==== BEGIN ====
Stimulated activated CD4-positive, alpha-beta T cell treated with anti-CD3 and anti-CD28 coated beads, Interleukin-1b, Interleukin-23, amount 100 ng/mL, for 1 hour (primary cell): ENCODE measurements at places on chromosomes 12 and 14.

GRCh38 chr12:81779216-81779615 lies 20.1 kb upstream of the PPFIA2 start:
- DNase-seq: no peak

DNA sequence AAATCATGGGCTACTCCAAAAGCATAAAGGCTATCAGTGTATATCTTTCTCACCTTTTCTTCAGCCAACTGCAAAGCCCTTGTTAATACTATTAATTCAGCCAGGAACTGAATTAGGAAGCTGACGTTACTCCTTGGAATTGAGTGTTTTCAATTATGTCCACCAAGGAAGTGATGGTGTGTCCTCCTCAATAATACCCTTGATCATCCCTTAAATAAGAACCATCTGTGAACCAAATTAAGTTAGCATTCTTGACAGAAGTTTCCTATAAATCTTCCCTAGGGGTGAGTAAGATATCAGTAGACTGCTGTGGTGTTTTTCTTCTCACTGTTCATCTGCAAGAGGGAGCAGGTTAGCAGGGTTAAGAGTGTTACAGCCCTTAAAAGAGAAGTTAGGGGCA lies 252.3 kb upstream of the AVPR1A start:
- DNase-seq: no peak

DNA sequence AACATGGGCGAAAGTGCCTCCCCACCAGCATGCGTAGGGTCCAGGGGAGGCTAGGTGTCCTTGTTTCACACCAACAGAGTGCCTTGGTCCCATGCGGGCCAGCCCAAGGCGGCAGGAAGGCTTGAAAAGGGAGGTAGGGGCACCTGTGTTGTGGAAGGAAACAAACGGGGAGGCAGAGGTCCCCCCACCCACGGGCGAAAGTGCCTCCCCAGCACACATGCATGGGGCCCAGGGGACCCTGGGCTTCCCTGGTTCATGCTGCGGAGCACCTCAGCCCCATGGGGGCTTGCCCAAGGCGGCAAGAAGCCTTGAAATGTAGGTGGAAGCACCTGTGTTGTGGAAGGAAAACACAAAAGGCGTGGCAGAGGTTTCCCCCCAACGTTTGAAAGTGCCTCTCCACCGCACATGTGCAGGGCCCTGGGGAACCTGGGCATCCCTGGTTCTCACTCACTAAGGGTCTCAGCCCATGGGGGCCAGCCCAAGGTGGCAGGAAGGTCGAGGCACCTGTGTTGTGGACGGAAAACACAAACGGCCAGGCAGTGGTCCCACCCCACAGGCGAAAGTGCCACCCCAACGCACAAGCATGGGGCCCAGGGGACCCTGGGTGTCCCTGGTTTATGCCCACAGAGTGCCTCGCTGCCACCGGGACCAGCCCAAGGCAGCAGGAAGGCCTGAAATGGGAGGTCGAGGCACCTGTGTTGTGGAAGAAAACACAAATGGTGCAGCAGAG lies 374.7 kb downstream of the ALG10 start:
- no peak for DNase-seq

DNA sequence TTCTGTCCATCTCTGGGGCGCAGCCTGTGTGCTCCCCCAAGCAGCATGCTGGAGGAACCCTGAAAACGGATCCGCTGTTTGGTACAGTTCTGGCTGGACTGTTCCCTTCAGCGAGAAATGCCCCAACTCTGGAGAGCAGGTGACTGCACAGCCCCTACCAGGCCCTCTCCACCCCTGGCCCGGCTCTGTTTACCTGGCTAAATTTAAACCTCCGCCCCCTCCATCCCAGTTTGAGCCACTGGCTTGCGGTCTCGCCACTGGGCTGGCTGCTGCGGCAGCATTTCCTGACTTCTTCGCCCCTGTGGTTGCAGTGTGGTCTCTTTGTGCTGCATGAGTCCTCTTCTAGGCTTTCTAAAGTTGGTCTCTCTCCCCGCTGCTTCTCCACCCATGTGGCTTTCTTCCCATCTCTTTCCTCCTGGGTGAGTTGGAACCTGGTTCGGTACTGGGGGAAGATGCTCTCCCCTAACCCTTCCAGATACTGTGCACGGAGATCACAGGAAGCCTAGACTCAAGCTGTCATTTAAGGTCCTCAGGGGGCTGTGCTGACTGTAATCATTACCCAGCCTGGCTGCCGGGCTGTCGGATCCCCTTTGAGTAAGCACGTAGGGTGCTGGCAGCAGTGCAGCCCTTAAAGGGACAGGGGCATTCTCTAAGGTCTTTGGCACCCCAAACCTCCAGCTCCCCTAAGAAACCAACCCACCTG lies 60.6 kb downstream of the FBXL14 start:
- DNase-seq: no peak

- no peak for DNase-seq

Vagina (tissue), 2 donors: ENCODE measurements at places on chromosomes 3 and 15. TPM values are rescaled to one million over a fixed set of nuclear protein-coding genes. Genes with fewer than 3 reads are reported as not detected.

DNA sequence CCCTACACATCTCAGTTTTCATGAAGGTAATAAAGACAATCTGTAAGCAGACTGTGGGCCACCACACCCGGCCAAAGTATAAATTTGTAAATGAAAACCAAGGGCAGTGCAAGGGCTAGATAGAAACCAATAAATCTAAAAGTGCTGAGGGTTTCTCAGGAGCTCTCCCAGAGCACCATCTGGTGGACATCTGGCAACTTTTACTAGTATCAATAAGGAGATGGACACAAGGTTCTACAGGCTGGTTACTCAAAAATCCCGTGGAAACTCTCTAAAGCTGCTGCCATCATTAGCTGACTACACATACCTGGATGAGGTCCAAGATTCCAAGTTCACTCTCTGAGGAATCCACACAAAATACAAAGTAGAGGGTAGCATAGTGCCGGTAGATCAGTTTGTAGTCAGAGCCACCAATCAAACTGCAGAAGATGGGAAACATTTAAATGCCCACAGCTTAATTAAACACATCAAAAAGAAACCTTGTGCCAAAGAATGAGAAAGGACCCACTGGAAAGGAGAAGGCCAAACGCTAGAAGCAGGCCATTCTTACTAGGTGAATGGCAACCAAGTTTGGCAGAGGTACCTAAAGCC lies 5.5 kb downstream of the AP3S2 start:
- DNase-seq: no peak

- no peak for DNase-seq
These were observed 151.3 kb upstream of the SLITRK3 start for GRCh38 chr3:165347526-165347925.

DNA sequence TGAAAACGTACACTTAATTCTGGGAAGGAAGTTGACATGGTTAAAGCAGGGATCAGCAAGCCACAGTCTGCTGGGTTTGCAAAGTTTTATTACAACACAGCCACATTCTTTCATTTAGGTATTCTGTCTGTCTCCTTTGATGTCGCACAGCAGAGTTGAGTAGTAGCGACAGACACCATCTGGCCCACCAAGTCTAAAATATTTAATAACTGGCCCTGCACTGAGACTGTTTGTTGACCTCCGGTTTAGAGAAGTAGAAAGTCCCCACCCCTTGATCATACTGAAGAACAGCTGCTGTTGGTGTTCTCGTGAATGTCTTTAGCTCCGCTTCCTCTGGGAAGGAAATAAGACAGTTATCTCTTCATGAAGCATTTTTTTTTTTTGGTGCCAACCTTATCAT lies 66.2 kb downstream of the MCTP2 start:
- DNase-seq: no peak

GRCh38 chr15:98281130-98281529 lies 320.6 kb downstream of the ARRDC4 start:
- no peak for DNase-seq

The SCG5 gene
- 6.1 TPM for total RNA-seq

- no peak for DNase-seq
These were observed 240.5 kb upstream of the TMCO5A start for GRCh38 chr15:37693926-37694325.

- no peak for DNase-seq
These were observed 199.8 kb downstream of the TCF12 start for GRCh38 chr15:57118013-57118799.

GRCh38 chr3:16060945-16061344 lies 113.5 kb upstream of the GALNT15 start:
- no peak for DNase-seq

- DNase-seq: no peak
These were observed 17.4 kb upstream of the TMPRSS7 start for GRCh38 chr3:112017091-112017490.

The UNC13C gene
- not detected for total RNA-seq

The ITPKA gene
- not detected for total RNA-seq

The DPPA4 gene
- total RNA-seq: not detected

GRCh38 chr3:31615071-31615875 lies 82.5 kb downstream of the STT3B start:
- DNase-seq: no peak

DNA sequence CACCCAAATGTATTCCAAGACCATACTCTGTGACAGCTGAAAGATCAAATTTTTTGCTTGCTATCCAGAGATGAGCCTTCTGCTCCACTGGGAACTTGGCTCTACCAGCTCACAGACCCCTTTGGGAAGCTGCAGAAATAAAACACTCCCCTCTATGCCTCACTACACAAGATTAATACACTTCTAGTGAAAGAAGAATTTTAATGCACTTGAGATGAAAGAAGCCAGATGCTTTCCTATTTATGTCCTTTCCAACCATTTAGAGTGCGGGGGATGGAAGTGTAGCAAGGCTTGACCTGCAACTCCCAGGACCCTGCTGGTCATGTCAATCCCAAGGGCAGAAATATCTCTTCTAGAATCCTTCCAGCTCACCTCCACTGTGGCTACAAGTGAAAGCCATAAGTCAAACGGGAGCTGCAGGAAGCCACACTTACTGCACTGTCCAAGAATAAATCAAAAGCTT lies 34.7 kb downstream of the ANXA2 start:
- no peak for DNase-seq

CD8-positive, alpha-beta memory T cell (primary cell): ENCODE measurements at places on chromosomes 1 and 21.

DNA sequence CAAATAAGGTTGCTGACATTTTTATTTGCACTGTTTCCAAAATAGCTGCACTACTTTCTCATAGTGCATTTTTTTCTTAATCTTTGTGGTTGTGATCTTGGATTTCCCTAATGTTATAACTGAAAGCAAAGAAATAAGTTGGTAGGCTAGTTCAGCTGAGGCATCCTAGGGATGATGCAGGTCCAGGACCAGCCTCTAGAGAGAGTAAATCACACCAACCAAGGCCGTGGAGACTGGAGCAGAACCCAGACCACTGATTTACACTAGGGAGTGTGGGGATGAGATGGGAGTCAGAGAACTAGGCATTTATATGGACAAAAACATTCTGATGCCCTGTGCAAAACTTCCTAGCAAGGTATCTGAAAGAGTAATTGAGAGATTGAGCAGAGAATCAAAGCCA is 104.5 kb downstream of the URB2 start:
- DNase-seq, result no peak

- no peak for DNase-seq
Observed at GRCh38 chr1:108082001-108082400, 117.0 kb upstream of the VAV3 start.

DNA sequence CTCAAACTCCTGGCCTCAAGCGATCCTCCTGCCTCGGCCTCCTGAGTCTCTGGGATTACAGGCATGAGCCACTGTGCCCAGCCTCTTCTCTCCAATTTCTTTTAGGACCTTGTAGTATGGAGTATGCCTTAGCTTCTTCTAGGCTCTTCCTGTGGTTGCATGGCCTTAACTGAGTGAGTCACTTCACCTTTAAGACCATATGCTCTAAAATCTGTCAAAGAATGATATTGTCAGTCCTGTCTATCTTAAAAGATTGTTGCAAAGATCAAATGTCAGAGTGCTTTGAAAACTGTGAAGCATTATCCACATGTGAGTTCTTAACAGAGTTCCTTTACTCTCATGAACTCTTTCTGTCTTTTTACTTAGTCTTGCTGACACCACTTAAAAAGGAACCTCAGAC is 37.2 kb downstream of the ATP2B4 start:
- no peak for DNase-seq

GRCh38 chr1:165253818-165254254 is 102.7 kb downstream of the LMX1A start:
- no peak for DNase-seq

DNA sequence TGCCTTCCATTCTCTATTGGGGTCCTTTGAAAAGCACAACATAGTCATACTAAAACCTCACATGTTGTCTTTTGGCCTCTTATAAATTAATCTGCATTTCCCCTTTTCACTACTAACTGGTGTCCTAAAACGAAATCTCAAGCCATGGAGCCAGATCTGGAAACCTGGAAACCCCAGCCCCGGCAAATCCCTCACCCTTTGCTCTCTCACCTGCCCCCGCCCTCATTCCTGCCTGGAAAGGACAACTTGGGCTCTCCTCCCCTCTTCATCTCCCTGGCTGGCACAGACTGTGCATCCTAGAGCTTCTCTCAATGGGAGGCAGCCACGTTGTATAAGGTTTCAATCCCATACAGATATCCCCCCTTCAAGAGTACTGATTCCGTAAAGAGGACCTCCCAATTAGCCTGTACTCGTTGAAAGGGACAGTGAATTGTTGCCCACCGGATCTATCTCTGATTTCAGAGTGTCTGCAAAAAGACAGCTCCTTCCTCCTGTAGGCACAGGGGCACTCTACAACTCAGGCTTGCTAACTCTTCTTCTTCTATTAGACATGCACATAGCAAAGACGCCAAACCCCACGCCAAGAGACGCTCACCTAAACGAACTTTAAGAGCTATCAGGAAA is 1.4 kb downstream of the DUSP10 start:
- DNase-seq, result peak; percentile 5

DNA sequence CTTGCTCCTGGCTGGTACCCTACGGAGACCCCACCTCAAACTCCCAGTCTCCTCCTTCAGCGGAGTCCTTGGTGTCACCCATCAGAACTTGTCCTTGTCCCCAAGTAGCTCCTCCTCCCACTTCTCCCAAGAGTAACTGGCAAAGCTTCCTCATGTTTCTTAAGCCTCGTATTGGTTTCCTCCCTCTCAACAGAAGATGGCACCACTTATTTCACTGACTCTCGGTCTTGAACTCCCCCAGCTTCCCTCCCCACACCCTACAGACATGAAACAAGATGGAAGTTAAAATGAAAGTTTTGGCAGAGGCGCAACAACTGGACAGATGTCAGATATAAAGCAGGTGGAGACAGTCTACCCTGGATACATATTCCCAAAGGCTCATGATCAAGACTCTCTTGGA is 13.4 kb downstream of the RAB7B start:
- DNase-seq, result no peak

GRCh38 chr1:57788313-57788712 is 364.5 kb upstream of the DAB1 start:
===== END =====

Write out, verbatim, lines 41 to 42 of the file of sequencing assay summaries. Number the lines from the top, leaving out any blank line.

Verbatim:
DNA sequence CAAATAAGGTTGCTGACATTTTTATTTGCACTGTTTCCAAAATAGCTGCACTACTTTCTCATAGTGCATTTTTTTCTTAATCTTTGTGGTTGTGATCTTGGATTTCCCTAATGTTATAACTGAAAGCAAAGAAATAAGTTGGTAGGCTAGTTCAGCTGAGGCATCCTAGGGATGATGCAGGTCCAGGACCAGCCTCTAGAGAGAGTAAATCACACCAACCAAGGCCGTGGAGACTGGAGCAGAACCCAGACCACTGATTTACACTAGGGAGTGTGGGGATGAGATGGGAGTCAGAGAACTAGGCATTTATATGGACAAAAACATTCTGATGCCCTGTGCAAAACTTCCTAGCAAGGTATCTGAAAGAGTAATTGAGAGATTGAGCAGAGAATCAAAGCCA is 104.5 kb downstream of the URB2 start:
- DNase-seq, result no peak